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Anti-IS advances in Syria as speculation of US-Russian cooperation grows

IS is sandwiched between Syrian government forces in the south and US-backed Arab and Kurdish forces in the north
US Secretary of State John Kerry and Russian Foreign Minister Sergey Lavrov shake hands at a news conference at the Kremlin (AFP)

Syrian government troops, flanked by Russia and US-backed Kurdish and Arab fighters on Monday pressed twin offensives against the Islamic State (IS) group in northern Syria. 

The push was the latest in a multi-pronged, anti-IS drive in Iraq and Syria that appears to be building pressure on the militants.

While Russian-backed Syrian government forces are advancing to IS positions from the southwest, the US-supported Kurdish and Arab fighters known as the Syrian Democratic Front (SDF) are pushing down from the north, sandwiching IS fighters in the town of Tabqa.  

The town is home to Syria’s biggest dam, which has been controlled by IS since 2014, and threatens to flood and destroy large parts of Syria and Iraq if damaged.

The timing of the dual anti-US offensives has raised speculation about possible cooperation between the US and Russia in the anti-IS fight, although the US has long denied that it is willing to do anything more than provide basic coordination to ensure US-led anti-IS coalition planes don’t collide with Russian jets over Syrian airspace.

"There is a joint operations room in Baghdad where the Iraqis and the Syrians are coordinating with the support of the Americans and the Russians," a source close to the government said on Monday.

Around Tabqa in particular, the source told AFP, it would be "impossible" for the US and Russia to back their respective ground allies if they did not coordinate.

London-based analyst Matthew Henman told AFP that any coordination between Washington and Moscow has so far been "informal".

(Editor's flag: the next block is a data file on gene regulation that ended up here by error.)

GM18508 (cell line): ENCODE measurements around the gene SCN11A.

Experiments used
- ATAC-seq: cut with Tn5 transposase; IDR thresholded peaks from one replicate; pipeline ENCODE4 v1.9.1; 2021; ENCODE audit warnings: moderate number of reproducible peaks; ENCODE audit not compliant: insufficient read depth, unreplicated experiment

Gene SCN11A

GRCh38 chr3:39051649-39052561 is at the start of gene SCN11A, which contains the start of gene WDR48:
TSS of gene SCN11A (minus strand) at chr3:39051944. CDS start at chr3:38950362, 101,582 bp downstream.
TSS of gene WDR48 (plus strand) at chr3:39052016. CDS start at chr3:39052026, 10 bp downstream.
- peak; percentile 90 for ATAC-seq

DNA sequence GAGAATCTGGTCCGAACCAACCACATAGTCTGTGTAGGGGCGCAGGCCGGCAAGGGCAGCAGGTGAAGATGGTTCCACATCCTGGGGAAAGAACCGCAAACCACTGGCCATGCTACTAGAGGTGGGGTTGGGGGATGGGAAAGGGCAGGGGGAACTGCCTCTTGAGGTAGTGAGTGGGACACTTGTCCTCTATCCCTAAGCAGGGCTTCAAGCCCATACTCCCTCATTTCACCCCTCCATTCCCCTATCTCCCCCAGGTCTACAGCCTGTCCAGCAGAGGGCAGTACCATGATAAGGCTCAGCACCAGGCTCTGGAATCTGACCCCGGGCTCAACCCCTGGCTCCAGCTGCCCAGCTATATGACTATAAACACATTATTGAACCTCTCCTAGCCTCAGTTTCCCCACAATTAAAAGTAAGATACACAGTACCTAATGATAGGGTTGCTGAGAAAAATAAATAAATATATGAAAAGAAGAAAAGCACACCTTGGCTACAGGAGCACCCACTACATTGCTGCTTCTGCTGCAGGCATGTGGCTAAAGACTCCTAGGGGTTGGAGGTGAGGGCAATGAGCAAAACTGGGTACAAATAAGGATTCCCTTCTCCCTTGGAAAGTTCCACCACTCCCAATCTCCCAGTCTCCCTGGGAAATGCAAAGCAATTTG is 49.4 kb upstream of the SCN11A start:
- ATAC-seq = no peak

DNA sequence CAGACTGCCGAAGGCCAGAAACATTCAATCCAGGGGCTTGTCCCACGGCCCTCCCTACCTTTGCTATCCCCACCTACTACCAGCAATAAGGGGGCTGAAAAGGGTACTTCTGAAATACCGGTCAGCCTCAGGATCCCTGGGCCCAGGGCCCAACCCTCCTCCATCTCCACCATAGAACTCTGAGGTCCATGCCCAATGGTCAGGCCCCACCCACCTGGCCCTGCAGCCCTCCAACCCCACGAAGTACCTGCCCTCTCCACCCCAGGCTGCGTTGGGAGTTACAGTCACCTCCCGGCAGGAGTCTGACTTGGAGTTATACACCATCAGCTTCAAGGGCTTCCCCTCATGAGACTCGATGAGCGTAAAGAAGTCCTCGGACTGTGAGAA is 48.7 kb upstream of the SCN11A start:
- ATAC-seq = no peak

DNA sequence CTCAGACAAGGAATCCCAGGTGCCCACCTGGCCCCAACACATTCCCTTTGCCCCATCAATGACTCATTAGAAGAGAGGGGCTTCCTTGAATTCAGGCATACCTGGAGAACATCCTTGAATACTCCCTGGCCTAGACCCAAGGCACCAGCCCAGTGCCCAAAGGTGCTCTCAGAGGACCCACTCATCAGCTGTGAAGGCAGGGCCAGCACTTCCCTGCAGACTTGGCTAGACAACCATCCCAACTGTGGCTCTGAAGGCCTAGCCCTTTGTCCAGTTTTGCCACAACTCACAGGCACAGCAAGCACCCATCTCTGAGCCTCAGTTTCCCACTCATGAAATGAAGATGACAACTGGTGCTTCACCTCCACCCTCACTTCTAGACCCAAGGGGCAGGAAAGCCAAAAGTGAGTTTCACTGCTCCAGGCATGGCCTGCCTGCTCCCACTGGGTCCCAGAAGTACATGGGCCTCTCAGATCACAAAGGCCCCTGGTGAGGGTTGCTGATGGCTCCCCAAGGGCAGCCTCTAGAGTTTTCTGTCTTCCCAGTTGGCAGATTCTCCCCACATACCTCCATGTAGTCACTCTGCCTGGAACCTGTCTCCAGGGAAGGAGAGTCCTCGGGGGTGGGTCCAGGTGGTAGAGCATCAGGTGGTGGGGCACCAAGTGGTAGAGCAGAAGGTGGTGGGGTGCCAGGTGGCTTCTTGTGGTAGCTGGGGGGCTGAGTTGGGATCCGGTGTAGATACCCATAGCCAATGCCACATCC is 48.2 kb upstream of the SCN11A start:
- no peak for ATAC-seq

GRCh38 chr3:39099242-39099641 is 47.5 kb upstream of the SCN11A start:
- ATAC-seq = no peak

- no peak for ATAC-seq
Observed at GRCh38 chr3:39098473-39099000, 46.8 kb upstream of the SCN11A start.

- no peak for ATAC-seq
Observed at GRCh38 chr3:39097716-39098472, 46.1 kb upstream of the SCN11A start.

"There may be an element of informal, top-level coordination to avoid any confusion or inadvertent clashes, but full coordination is unlikely," said Henman, who heads IHS Jane's Terrorism and Insurgency Research Centre.

Russia last month floated a proposal for joint air strikes with the US against militants in Syria, but the offer was swiftly rejected.

17 civilians killed in air strikes

The advance comes as 17 civilians - nearly half of them children - were killed in air raids by the government or Russian air force on a popular market in eastern Syria on the first day of the holy Muslim month of Ramadan.

Russia's Foreign Minister Sergey Lavrov said on Monday that Russia would continue to provide "the most active" air support for Syrian ground troops in Aleppo to stop “terrorist” advances.

“We will decide on how our air forces should act, depending on the situation,” Lavrov said in a media conference. “This will not be a surprise for the Americans.”

Al-Nusra Front, al-Qaeda's Syria affiliate, went on an offensive in Aleppo last week, with the Russian military blaming the US for stalling Russian air strikes against the group’s forces in the region.

“We believe there was plenty of time for the ‘normal’ opposition to leave Nusra Front territories since February. Those who didn’t part ways with the terrorists have only themselves to blame,” Lavrov added.

The drive in Syria comes as anti-IS forces have also stepped up their offensives in Iraq on Monday capturing the southern part of Fallujah, a town some 50 km from Baghdad.

US-backed forces have laid siege to Fallujah since it fell to IS in 2014.